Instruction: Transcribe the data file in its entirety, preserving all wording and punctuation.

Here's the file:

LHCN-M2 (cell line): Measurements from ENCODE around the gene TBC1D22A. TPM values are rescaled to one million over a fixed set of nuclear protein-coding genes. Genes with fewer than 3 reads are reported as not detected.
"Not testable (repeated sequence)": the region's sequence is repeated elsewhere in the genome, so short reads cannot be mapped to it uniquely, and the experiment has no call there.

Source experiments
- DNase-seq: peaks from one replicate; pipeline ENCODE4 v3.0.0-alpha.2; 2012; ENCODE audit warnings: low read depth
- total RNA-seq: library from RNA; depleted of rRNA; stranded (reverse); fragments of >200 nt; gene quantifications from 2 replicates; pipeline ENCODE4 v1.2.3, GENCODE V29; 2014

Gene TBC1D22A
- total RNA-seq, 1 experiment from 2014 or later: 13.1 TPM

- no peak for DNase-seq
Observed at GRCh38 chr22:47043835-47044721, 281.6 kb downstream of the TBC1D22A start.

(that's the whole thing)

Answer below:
LHCN-M2 (cell line): Measurements from ENCODE around the gene TBC1D22A. TPM values are rescaled to one million over a fixed set of nuclear protein-coding genes. Genes with fewer than 3 reads are reported as not detected.
"Not testable (repeated sequence)": the region's sequence is repeated elsewhere in the genome, so short reads cannot be mapped to it uniquely, and the experiment has no call there.

Source experiments
- DNase-seq: peaks from one replicate; pipeline ENCODE4 v3.0.0-alpha.2; 2012; ENCODE audit warnings: low read depth
- total RNA-seq: library from RNA; depleted of rRNA; stranded (reverse); fragments of >200 nt; gene quantifications from 2 replicates; pipeline ENCODE4 v1.2.3, GENCODE V29; 2014

Gene TBC1D22A
- total RNA-seq, 1 experiment from 2014 or later: 13.1 TPM

- no peak for DNase-seq
Observed at GRCh38 chr22:47043835-47044721, 281.6 kb downstream of the TBC1D22A start.